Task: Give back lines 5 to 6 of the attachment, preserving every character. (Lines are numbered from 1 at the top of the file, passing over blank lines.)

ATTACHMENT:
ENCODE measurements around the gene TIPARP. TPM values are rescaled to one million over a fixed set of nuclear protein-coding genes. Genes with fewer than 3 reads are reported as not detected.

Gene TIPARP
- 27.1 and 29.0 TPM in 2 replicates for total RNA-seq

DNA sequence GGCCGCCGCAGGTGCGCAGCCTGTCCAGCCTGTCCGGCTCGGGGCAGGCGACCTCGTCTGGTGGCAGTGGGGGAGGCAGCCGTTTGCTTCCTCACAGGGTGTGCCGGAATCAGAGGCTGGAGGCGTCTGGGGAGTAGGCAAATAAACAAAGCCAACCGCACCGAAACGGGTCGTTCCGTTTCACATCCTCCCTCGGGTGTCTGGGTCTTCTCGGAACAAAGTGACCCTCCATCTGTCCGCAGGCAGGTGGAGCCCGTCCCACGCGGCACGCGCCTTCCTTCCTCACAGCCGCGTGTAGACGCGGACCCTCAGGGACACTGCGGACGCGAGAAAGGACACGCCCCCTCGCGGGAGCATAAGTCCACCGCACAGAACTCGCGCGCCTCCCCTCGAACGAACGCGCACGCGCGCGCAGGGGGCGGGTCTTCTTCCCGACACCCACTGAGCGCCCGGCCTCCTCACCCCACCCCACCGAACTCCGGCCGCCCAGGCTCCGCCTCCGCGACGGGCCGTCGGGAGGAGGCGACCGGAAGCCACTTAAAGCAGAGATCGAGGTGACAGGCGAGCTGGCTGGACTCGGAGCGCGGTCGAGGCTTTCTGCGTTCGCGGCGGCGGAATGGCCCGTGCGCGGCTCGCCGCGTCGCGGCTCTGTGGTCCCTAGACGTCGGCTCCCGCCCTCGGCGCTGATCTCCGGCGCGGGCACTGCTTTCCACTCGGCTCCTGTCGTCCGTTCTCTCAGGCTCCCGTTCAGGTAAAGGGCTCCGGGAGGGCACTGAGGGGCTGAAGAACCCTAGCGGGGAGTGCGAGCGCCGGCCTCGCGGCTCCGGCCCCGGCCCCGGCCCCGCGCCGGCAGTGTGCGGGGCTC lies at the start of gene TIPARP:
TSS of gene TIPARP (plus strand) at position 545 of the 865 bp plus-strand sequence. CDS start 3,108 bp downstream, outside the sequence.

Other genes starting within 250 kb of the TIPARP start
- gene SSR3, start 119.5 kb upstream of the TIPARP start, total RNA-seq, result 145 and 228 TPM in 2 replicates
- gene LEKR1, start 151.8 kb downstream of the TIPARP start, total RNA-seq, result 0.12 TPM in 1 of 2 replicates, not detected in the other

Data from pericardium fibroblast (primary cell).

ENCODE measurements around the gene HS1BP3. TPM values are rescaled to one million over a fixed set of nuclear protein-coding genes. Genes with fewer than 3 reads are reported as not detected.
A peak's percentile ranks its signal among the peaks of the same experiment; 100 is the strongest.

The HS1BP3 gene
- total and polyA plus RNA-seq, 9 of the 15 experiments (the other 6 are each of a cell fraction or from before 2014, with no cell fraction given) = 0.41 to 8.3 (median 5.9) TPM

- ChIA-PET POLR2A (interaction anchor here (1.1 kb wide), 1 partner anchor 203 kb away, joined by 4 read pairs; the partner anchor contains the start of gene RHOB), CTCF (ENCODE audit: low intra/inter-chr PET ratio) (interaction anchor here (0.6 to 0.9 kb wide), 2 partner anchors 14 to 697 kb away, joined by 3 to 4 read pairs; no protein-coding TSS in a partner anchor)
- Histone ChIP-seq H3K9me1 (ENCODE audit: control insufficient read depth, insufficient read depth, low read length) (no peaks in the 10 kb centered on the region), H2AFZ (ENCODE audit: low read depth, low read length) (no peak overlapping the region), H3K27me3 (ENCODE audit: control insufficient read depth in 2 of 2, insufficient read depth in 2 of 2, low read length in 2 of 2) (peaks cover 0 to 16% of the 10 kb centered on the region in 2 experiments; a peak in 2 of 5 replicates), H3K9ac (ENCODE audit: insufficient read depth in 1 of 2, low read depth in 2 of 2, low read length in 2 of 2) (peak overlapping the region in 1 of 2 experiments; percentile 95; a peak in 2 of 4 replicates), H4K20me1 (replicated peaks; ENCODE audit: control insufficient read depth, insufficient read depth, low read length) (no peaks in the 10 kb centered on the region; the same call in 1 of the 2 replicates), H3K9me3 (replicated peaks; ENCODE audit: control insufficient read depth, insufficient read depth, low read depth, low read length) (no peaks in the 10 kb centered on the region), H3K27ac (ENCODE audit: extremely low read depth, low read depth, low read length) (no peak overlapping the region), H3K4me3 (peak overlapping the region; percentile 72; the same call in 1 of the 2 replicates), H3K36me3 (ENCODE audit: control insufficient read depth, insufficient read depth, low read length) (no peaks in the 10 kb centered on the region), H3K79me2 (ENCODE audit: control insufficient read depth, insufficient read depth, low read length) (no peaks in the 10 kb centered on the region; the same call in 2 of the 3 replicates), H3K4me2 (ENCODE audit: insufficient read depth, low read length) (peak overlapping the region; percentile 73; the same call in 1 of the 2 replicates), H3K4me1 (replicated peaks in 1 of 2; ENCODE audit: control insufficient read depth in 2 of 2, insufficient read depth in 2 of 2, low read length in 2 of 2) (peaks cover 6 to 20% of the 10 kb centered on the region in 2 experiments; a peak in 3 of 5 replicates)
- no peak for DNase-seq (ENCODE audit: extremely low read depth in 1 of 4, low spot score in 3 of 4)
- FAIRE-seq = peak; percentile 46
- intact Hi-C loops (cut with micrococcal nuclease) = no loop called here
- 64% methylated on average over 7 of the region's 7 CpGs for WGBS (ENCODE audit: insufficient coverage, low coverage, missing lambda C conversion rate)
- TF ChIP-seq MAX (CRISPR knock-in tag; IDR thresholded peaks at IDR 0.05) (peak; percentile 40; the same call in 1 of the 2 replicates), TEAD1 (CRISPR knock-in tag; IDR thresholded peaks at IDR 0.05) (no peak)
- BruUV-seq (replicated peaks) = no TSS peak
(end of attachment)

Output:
TSS of gene TIPARP (plus strand) at position 545 of the 865 bp plus-strand sequence. CDS start 3,108 bp downstream, outside the sequence.

Other genes starting within 250 kb of the TIPARP start